The Fresh Loaf

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Pancake Problems

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bakerbrooks's picture

Pancake Problems

Today for the second time I made waffles with my sourdough starter from the King Arthur FLour cookbook. The last time I made them my family loved them. This time they came out a disaster. I decided to try making pancakes this time instead of waffles but they browned too much on the outside and stayed gooey on the inside. I know how to make pancakes but not why that happens. It happened to my family at a make your own pancake restaurant. So anyway, I made waffles with the batter instead thinking that the recipie just did not work for pancakes. The waffles were edible but they never did fully cook on the inside. The only thing I did differently this time way I fed my starter the day before, I left the sponge for the batter out overnight like requested instead of for only an hour, and I put too much lemon juice in when I was making buttermilk. Any sugestions why that would happen?

Happy Baking!

althetrainer's picture

It's hard to say since we all maintain our starter in different hydration levels.  My starter is 100%; after making it into a sponge (overnight) it's 133%.  Because of that, I must add some new flour in to keep the batter together.  If I don't want to add extra flour, I just feed the starter and let sit no more than a couple of hours, take some out for the pancakes then feed the rest once more before putting it back into the fridge. 

I have been making banana walnut pancakes using my 4-day old unbleached starter.  I noticed the extra moisture & sugar (from the banana) in the batter change the consistency and it requires longer cook time with lower temperature.  If I make my SD banana pancakes with the regular temperature it will burn the outside while the inside still all mushy.  I lowered the temperature and cooked the pancakes longer then all turned out fine.  I even used the same starter to make chocolate chip walnut pancakes as an afternoon snack for the two boys.  They loved it.

I don't make a lot of waffles.  My thought is... too high hydration could be a problem.  Also, I notice if I don't put enough fat into the batter I can't get the texture right.   When I add more fat the batter seems to heat up faster.   Of course, you can try lowering the waffle maker temperature and cook the waffle longer.  But again, it may compromise the crispiness of the end products.  Just my thoughts.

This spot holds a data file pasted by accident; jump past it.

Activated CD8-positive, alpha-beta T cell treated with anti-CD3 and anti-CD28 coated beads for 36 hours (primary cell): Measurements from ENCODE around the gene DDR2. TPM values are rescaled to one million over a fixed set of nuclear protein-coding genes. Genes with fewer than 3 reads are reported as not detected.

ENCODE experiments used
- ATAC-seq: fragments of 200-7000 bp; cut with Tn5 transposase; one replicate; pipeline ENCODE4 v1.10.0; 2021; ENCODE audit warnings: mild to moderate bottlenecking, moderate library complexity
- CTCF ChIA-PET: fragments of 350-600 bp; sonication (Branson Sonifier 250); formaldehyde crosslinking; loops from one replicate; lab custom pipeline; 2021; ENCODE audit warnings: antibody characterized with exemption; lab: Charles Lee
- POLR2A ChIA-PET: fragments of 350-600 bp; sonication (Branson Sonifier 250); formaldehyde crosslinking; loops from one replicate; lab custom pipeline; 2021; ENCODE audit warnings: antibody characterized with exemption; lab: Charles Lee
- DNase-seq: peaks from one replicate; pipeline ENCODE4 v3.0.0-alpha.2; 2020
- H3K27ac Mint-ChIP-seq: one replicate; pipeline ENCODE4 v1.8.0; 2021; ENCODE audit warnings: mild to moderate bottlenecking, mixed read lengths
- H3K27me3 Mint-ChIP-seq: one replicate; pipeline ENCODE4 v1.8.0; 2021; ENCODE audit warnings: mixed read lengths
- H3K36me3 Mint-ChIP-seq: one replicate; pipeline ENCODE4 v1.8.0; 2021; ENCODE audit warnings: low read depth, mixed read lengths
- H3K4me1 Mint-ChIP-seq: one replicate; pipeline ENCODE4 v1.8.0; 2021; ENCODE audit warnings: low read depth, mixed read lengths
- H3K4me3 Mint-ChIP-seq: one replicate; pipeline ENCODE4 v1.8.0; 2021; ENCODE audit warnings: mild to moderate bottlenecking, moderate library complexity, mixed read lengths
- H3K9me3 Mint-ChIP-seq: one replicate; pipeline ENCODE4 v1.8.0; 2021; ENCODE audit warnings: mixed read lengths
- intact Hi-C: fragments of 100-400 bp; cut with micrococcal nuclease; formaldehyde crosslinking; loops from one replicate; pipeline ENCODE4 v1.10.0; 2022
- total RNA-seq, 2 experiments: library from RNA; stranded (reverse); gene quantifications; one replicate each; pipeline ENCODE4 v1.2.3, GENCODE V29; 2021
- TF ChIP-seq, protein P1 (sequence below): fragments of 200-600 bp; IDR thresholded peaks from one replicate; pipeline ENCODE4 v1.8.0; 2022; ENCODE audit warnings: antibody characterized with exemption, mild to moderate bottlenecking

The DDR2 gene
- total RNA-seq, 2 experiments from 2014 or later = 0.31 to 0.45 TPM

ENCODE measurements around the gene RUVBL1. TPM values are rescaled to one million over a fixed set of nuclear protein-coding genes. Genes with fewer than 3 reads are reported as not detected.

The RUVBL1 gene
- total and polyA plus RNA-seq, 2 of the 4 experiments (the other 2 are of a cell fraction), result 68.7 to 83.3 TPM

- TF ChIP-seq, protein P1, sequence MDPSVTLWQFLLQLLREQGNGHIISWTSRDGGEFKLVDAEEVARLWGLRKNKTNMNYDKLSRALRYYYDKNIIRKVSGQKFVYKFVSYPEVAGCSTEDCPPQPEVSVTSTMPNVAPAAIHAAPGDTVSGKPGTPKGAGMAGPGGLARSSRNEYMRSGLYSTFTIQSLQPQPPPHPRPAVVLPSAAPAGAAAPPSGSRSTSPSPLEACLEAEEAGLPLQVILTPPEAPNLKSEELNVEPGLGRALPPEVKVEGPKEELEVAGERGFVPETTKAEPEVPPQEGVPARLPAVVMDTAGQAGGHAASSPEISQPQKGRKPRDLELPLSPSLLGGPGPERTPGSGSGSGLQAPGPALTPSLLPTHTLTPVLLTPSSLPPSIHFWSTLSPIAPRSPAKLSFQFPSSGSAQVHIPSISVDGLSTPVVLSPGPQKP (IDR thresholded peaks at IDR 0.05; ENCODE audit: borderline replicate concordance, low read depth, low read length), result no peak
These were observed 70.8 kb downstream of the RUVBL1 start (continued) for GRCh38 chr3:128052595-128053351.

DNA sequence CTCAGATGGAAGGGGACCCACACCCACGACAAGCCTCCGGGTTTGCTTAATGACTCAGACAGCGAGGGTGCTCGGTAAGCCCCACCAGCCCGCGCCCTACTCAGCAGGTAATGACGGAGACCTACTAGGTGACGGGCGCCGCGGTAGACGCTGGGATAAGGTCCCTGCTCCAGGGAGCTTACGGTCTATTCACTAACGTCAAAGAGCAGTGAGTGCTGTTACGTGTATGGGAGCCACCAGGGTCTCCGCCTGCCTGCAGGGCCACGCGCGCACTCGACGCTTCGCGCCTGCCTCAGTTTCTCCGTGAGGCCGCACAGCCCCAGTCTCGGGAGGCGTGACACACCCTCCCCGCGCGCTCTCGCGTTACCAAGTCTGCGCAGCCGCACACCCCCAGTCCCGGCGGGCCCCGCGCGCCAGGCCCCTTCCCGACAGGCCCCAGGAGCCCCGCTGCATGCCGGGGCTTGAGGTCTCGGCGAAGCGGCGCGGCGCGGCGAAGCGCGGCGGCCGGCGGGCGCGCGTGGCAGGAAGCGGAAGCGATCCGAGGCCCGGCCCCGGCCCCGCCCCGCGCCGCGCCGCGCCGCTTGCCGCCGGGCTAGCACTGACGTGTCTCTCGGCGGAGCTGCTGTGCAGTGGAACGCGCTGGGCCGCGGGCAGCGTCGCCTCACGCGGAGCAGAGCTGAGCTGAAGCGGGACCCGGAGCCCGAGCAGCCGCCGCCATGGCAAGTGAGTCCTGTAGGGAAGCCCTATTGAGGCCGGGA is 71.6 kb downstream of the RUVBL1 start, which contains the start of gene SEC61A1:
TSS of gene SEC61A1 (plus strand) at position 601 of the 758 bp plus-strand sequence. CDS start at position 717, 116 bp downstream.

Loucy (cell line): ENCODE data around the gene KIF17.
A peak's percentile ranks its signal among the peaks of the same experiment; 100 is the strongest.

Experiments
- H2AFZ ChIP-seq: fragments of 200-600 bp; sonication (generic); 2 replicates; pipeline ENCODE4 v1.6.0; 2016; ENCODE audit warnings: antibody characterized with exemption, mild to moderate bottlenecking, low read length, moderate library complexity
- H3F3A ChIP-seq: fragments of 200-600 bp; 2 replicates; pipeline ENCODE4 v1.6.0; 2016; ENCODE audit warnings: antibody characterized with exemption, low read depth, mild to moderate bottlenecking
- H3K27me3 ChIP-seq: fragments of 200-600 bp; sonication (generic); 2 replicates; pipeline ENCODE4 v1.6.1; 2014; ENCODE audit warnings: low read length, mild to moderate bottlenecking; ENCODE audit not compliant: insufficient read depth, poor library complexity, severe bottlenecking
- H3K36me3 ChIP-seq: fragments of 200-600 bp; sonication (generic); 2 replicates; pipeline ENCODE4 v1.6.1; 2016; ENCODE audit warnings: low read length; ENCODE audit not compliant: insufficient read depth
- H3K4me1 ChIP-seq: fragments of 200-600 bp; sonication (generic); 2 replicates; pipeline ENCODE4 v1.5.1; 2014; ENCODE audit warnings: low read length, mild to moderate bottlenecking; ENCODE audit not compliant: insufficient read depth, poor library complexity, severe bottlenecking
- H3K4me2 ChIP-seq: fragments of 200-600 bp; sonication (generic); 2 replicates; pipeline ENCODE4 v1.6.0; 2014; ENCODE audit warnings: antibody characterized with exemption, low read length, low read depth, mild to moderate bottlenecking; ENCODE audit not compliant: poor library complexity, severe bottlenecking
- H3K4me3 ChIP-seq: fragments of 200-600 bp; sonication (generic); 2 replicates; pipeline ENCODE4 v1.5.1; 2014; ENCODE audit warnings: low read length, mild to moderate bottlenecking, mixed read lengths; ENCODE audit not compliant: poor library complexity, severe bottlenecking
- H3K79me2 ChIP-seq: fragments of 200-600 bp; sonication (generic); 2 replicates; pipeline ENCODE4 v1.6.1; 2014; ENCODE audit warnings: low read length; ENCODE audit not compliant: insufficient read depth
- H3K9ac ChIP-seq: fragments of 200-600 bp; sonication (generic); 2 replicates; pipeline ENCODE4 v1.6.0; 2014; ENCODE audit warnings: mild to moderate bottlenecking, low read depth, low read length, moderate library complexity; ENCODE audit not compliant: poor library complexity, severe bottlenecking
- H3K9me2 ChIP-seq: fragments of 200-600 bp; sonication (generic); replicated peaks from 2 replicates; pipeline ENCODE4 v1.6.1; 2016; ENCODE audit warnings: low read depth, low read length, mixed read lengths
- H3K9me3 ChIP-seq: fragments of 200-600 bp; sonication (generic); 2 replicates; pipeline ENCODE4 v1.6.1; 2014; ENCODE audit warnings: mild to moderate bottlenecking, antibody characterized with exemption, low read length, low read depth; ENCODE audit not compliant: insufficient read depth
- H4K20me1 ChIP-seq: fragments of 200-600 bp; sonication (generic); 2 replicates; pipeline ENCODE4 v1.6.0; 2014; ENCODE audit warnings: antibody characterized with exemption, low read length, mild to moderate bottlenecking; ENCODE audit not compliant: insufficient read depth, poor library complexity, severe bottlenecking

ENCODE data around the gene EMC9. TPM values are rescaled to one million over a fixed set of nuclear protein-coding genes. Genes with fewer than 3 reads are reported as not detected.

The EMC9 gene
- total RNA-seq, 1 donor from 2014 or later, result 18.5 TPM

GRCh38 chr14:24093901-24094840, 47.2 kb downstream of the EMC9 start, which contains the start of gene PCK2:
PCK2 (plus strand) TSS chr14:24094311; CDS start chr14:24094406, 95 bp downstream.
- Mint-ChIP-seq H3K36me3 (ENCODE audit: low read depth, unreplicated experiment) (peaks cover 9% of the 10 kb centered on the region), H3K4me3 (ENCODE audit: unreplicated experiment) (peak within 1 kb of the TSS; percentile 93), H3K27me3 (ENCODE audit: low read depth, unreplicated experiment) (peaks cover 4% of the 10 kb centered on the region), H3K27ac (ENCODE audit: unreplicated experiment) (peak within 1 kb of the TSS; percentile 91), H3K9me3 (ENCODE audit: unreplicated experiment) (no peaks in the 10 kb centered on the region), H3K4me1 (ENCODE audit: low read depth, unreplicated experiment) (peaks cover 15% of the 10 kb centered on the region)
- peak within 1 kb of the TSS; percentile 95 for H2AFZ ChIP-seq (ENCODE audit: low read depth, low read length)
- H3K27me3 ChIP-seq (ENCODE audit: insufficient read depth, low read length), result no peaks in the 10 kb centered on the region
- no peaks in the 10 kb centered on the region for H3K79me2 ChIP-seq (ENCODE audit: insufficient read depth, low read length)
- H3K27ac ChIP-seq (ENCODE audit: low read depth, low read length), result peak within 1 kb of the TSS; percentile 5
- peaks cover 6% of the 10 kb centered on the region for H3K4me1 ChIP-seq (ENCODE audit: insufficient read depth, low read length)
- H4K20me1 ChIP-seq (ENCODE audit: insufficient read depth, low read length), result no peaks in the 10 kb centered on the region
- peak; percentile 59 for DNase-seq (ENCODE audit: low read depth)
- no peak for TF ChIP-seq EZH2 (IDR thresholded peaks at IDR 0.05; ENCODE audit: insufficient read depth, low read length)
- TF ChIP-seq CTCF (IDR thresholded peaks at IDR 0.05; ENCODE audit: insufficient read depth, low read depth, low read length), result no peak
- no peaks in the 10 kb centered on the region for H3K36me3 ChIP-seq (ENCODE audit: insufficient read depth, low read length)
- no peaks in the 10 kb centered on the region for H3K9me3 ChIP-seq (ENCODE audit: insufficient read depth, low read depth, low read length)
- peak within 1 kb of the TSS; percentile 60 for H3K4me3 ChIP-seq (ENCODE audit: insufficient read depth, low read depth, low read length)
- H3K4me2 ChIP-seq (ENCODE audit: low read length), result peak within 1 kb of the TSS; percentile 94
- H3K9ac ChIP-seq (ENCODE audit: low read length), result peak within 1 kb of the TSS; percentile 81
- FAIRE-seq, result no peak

Salaheldin's picture

maybe you shouldn't preheat the pan to much. medium heat will be better I think.

KAF bakers's picture
KAF bakers

Sorry to hear that you had difficutly with your last batch.  I think there may be a combination of causes.  The griddle/iron may have been too hot.  (I generally consider the first pancake or waffle as an offering to the kitchen gods.)  The extra lemon juice that ended up in the batter changed the pH just enough to influence the browning AND spend the baking soda before the batter saw cooked.  Next time, I suggest, make the recipe exactly as written.  This will give you a baseline for future experimentation.  Frank @ KAF.

bobkay1022's picture

Not sure what happened either but I have used this recipe full order and 50 % for long time and always have perfect pancakes each time . If little to thick I add 2-3 tables spoons of liquid. I use just a plain old griidle and a hot flame under it. Use common sense for heat.

Mr Bob

Here is the link and i love it

bakerbrooks's picture

Thank you so much for your help. I will definatly not let the lemon juice spill into the batter as quickly next time and I will try cooking them at a lower heat. My batter consistancy may have been off also. I am slightly confused about the hydration level of the starter, when I fed my starter I used the same weight in flour as I did water. That would be what percentage?


3 Olives's picture
3 Olives

The only time I've had a problem with that recipe is when I used buttermilk powder and water. I always use the discard from starter I'm feeding after 5 - 7 days. Perhaps the combination of extra lemon juice and fresh starter caused the problem.